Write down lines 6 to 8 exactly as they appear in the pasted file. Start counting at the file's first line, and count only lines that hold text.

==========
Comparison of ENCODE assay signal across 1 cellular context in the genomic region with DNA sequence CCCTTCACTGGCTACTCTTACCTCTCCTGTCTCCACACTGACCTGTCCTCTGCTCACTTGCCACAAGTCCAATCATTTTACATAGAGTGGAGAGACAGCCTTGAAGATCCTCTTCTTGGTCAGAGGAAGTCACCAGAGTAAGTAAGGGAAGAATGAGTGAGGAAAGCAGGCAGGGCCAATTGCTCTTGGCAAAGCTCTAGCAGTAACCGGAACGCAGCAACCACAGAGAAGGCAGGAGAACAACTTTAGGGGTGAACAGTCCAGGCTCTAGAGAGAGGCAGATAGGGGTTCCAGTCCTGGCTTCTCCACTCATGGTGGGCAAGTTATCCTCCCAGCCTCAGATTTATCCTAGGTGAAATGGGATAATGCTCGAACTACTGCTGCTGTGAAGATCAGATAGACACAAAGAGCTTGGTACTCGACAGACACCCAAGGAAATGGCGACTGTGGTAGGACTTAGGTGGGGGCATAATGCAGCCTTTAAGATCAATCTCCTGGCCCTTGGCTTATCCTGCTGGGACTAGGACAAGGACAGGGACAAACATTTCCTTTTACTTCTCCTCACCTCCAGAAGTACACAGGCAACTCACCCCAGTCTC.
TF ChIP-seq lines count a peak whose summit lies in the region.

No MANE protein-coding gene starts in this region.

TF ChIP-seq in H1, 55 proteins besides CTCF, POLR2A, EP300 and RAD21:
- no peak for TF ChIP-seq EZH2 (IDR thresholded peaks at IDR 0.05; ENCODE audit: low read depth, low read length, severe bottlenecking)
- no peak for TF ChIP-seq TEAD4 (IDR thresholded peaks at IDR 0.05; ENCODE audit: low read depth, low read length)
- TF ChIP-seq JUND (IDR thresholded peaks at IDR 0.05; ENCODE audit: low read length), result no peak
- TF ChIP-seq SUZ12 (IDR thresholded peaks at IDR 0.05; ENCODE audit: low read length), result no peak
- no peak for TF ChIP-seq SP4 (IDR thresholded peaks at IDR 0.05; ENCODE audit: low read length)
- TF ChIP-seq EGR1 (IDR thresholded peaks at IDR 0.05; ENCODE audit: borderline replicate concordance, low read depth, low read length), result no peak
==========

- no peak for TF ChIP-seq TEAD4 (IDR thresholded peaks at IDR 0.05; ENCODE audit: low read depth, low read length)
- TF ChIP-seq JUND (IDR thresholded peaks at IDR 0.05; ENCODE audit: low read length), result no peak
- TF ChIP-seq SUZ12 (IDR thresholded peaks at IDR 0.05; ENCODE audit: low read length), result no peak